He moved from there to Notre Dame to take the position of head coach and director of rugby for the restarted men’s and women’s programme.

Being a head coach in a newly-formed league brings with it many challenges, as well as the novelty of playing in a sub-zero snow-stricken Denver one Saturday and a scorching 28°C+ San Diego the next.

Sean feels the label of head coach is wrong, and details the vast array of areas he is responsible for. When travelling he acts as team manager, organising hotels etc while over the course of the season he is concerned with contracts for the stadium, sponsorship, marketing and even managing social media.

“You look at our Facebook page, I try and post a lot of stuff. I recently posted from a session before our game in San Diego. We couldn’t find any grass areas at our hotel so we actually took over a ballroom and did a couple of sessions.

“The reaction I get from new fans is ‘I can’t believe the head coach has to post on social media,’ yet it took my 12 seconds to post the video and I’m watching the guys anyway and two seconds to type in what I want to say and send, so what does it take out of my day?

“It didn’t take anything but it’s a connection with our fans and they can look at it and say the head coach just posted that, it’s just from a minute ago. It’s almost what social media is meant for anyway. An immediate connection between the team, the players and the fans.”

In reality, his current position isn’t all that different from coaching college rugby.

“This is not just looking after the players. This is hands on. The only thing different from Notre Dame is that I don’t have to wash the jerseys any more!”

This season has been described as a ‘beta league’ by those overseeing the competition, and while winning is important to Sean, the real focus is on developing players. “My philosophy and my style is player focused, so that everyone is fully engaged with what we are doing. The development and the opportunity is huge but we include players in the decision making.

“The way I explain it to the players is that smarter people than us described the principles of the game, and the first principle of the game is possession. We pose the question: where do we want to be strongest?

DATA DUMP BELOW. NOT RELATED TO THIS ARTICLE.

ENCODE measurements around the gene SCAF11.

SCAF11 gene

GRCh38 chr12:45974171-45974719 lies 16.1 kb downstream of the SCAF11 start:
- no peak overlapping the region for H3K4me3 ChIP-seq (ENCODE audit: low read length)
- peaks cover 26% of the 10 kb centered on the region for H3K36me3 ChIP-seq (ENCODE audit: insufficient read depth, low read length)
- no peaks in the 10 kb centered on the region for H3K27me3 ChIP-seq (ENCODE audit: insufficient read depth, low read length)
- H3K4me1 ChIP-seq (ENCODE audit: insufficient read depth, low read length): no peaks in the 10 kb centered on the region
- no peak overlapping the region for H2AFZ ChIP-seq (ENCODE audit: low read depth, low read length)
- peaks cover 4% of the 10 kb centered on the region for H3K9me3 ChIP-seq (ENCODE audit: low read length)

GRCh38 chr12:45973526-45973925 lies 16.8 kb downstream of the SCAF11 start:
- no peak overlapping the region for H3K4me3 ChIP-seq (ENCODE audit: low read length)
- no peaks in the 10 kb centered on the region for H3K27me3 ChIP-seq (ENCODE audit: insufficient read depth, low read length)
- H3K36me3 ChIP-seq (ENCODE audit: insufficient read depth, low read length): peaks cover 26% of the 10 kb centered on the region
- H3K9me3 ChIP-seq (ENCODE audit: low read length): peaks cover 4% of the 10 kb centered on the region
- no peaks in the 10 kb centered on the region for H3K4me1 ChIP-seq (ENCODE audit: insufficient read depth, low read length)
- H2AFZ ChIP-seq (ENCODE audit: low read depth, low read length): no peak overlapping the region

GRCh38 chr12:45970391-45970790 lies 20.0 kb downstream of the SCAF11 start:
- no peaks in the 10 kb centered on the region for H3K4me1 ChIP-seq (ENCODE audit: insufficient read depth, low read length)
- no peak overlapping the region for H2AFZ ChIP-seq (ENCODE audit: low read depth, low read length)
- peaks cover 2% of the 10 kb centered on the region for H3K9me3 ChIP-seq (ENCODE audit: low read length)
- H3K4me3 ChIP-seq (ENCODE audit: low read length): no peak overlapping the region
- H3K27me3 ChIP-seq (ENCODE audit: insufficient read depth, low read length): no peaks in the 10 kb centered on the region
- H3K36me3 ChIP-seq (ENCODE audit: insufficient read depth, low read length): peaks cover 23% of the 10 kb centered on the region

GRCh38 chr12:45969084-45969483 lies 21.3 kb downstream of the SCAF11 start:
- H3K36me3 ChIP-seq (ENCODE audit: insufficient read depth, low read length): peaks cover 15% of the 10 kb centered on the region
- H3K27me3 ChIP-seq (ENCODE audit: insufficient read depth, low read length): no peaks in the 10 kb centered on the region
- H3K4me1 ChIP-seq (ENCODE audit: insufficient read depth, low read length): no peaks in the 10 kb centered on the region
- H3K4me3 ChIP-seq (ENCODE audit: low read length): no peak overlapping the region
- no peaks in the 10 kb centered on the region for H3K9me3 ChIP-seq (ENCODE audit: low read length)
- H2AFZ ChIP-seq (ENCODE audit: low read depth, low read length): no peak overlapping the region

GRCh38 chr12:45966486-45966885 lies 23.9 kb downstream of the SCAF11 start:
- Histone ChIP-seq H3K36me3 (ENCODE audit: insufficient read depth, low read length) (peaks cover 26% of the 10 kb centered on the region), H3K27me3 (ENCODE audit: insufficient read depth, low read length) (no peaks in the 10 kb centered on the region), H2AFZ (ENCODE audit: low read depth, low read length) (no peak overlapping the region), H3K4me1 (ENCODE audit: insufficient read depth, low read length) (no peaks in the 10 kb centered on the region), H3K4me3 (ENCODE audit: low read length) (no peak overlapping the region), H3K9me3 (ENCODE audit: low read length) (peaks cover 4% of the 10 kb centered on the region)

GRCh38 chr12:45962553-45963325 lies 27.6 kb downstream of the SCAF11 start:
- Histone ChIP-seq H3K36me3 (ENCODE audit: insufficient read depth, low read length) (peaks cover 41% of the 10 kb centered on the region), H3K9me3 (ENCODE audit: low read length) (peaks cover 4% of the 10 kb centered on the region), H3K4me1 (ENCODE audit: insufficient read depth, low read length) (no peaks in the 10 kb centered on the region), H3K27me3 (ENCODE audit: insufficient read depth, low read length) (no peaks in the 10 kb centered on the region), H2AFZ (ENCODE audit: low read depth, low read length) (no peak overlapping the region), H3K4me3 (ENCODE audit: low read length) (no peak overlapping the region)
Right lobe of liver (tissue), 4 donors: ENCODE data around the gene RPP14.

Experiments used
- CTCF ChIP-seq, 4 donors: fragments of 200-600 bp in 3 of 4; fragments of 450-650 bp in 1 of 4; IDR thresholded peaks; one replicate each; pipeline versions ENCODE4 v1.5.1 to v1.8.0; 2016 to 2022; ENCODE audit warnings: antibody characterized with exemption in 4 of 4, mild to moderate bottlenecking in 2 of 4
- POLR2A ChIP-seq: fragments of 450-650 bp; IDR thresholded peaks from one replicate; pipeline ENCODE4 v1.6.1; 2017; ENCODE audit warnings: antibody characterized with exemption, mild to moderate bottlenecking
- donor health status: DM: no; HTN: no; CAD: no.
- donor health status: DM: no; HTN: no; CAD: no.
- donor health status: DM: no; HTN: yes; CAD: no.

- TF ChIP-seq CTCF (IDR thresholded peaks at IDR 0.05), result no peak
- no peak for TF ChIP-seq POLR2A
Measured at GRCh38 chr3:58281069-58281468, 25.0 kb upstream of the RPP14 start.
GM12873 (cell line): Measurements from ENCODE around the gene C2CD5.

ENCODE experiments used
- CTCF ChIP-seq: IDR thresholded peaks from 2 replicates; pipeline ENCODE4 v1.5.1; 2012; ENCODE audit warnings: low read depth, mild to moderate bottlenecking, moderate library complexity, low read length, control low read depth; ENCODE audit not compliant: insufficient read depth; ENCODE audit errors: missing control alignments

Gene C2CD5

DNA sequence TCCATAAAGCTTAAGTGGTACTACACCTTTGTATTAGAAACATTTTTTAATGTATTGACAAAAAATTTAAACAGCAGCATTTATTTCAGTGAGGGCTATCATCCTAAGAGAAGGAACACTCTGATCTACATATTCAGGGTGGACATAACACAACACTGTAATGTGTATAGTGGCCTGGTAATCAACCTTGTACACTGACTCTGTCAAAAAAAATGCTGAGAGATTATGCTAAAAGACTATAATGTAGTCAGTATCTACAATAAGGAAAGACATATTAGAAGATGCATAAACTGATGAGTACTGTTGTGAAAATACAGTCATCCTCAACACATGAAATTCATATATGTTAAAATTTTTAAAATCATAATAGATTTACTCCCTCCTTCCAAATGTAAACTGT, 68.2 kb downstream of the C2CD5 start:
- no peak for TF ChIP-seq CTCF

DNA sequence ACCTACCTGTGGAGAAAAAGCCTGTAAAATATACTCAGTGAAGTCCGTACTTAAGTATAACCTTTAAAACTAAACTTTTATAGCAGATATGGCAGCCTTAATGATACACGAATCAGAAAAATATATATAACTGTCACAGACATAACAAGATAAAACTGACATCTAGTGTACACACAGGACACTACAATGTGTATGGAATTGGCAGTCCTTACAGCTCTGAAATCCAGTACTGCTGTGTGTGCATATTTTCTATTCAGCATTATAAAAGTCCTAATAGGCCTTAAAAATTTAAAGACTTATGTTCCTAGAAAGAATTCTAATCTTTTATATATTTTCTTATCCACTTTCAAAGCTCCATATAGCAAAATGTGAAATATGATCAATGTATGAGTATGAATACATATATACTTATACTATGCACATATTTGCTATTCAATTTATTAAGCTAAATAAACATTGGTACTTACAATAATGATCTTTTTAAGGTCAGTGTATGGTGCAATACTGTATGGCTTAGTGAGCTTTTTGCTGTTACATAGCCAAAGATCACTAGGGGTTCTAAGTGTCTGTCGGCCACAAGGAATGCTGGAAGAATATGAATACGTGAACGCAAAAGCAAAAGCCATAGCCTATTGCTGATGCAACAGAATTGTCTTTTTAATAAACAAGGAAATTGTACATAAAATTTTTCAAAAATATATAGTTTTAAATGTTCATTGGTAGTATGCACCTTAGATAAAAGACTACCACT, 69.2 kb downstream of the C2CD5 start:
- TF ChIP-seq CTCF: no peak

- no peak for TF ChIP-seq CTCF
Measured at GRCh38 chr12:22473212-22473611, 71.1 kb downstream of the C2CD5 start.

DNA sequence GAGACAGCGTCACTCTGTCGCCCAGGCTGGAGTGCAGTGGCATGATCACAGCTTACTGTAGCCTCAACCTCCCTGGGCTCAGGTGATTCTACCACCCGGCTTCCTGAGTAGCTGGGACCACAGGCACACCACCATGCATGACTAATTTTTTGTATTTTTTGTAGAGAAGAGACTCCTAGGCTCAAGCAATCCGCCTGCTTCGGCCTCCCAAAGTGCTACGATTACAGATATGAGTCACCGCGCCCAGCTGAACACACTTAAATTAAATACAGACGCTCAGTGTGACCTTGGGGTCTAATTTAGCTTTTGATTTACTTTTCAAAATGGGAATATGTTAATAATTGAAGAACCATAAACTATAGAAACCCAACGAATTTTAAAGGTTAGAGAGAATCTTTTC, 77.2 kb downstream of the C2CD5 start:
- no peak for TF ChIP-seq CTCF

“So they come back focusing on what is important and break it down, so go forward ball is important, then support, then continuity but they all understand what the game of rugby is actually about instead of an athlete becoming a rugby player by only doing what the coach tells them. They understand and increase their rugby IQ, the game becomes easier for them. and they understand it more.”

High numbers

Much like Ireland, the game in the US first developed out of schools rugby with private, Catholic schools the first to embrace the game. Sean still has a link to the schools game via his nephews, talented CBC Monkstown centre and goal kicker James and his younger brother and back-row Jack. Both are supporting Denver from home and striving to stay up late to watch the games.

“About 15 years ago there was a big push and we started to see that rugby was going to take off in this country,” he says. “We now have youth programmes not attached to schools, just stand-alone organisations growing and now you can’t name a state without high school or huge rugby participation. Florida alone has hundreds of thousands of kids playing rugby, it’s the fastest growing high school game over the last two years. It has surpassed all sports of that variety. Right now the numbers are outstandingly high.”

Despite previous drives to get a league going failing, Sean firmly believes this is not a false dawn and is glad to pay some sort of contribution towards that.

“It had to start here at some stage. There’s different ways of peeling an orange and different ways of starting a business. Mistakes are made and you learn from them. When this opportunity came along here, I knew I would rather be on the inside breaking my balls to make this work than be on the outside being critical of it.”

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About the author:

Maurice Brosnan